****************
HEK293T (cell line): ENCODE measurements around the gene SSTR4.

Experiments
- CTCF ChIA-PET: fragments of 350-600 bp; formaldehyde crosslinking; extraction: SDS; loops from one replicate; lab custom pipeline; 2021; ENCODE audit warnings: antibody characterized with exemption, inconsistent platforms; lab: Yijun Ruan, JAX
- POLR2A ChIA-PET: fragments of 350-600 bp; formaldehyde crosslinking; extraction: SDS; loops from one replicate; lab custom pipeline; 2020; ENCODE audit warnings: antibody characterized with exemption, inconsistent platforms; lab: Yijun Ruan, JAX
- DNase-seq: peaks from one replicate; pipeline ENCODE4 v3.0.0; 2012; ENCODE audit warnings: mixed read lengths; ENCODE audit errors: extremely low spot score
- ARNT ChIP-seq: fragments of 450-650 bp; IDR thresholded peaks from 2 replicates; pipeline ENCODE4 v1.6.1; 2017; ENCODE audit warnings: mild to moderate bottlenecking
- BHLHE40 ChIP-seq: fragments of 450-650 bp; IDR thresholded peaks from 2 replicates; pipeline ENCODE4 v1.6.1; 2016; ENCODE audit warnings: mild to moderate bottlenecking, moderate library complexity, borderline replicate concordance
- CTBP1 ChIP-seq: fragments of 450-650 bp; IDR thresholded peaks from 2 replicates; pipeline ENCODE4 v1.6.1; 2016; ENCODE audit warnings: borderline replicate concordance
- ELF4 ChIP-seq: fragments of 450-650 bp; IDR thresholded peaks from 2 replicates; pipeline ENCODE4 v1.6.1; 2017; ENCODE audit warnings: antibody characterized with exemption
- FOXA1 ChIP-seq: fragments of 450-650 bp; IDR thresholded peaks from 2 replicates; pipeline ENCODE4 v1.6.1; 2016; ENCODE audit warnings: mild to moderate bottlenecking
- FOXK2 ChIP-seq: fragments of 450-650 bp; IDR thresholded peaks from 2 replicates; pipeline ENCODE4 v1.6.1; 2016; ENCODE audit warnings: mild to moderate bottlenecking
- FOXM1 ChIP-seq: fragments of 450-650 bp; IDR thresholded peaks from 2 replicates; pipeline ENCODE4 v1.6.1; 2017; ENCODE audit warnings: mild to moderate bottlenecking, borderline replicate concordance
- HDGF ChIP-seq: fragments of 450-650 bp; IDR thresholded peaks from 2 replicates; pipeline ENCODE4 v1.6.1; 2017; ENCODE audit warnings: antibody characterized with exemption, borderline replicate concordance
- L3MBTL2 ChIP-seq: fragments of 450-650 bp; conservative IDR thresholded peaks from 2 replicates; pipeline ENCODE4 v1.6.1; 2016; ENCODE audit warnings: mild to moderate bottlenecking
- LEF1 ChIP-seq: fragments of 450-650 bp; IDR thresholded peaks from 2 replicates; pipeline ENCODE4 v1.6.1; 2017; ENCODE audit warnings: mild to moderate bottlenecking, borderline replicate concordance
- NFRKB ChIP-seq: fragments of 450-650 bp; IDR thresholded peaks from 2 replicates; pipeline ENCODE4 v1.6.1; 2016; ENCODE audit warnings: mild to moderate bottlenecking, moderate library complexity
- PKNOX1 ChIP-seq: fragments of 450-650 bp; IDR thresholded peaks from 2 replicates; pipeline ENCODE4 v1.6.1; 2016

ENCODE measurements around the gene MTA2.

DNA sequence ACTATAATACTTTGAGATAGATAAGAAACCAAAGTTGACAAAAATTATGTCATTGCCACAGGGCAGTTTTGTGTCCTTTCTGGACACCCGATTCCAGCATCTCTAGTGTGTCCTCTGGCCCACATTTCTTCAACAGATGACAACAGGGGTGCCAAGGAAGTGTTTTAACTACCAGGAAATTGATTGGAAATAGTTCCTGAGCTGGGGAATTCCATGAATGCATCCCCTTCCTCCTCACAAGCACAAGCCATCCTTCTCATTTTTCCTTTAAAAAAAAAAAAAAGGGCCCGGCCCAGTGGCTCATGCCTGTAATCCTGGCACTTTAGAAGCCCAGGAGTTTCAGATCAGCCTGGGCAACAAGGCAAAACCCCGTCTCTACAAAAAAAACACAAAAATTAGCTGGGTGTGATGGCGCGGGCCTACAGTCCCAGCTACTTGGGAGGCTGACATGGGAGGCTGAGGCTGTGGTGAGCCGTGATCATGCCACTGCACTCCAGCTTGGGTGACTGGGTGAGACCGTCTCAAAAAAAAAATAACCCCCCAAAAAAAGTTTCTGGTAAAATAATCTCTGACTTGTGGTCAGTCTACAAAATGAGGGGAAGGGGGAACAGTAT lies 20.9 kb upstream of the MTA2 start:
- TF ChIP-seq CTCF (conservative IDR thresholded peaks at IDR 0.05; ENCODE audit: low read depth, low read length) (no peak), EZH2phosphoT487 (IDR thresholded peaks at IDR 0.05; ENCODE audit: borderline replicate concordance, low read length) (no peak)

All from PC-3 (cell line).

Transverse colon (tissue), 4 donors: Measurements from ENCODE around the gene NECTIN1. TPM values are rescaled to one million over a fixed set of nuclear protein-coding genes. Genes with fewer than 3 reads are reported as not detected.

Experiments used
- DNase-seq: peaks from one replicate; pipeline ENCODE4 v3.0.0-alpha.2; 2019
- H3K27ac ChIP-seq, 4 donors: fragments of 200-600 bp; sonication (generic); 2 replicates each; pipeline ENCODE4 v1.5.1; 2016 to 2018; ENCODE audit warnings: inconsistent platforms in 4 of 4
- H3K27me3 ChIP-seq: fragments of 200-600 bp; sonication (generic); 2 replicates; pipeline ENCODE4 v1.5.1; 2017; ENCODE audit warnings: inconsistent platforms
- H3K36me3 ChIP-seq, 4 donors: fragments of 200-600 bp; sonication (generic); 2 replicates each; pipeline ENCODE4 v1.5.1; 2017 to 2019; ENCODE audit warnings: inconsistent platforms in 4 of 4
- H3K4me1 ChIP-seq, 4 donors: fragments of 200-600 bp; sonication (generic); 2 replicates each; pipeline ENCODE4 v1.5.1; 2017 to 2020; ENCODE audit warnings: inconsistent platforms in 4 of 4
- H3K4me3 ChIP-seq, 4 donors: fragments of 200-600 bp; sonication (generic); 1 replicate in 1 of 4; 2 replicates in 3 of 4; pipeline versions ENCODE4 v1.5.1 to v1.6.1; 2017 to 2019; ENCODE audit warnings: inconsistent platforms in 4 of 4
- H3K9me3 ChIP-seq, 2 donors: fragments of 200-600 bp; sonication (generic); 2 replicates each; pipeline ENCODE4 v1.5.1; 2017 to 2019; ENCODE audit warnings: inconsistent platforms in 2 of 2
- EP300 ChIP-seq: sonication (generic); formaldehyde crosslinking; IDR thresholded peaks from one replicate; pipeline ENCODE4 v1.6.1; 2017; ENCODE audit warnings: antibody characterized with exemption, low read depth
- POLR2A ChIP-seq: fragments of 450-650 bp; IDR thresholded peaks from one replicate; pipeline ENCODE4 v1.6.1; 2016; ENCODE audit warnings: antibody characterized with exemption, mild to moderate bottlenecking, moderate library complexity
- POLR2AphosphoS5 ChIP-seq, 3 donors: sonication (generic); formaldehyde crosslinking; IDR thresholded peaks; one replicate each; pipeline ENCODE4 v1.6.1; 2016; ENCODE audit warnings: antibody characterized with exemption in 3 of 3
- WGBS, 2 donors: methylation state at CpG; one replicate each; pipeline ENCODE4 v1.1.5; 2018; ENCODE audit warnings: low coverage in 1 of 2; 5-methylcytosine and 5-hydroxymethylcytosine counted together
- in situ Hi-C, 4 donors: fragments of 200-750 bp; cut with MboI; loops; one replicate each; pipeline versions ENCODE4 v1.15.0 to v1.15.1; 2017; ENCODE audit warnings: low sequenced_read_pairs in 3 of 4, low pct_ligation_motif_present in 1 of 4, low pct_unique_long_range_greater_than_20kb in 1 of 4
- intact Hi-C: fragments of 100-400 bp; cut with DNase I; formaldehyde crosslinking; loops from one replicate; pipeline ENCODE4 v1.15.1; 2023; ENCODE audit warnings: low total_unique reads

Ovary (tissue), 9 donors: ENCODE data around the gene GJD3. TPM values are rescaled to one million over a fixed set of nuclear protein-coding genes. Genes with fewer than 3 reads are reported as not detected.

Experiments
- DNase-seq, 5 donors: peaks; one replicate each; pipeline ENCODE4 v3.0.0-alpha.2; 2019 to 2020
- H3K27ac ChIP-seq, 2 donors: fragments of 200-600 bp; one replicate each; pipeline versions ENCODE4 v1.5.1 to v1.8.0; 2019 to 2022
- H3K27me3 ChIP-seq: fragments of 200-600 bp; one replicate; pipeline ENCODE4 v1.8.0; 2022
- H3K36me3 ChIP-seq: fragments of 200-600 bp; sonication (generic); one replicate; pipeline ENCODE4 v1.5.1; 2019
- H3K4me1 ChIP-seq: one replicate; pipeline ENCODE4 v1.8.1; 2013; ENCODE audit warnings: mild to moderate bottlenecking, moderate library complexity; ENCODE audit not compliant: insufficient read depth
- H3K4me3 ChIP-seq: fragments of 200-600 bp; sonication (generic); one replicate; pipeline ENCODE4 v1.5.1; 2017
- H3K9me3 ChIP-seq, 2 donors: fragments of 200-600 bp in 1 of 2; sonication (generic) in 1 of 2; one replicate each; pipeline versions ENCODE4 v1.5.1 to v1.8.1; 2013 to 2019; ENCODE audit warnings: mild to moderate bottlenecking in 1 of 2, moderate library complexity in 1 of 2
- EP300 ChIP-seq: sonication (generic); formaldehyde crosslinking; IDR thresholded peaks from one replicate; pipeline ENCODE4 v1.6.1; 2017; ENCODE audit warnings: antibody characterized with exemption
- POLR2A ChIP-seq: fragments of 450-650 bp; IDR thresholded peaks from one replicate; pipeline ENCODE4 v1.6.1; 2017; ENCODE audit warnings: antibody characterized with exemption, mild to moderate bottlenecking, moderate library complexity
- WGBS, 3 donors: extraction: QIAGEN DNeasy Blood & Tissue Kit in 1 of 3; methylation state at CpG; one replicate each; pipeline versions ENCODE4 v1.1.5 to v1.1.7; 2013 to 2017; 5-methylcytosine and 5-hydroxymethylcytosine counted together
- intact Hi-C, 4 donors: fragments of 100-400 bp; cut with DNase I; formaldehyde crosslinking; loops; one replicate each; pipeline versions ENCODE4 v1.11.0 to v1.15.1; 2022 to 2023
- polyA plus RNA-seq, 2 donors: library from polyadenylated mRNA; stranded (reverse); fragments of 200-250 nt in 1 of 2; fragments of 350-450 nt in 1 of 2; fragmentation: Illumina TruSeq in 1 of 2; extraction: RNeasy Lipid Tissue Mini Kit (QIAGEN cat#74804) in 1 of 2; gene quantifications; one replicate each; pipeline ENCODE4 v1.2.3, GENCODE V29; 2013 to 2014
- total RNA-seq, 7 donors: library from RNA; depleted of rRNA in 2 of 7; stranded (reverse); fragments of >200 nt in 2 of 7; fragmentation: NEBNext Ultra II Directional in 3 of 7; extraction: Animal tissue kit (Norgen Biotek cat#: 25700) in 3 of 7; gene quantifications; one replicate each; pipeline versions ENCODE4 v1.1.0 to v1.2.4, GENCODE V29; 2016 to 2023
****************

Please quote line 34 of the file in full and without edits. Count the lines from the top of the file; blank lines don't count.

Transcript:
- WGBS, 2 donors: methylation state at CpG; one replicate each; pipeline ENCODE4 v1.1.5; 2018; ENCODE audit warnings: low coverage in 1 of 2; 5-methylcytosine and 5-hydroxymethylcytosine counted together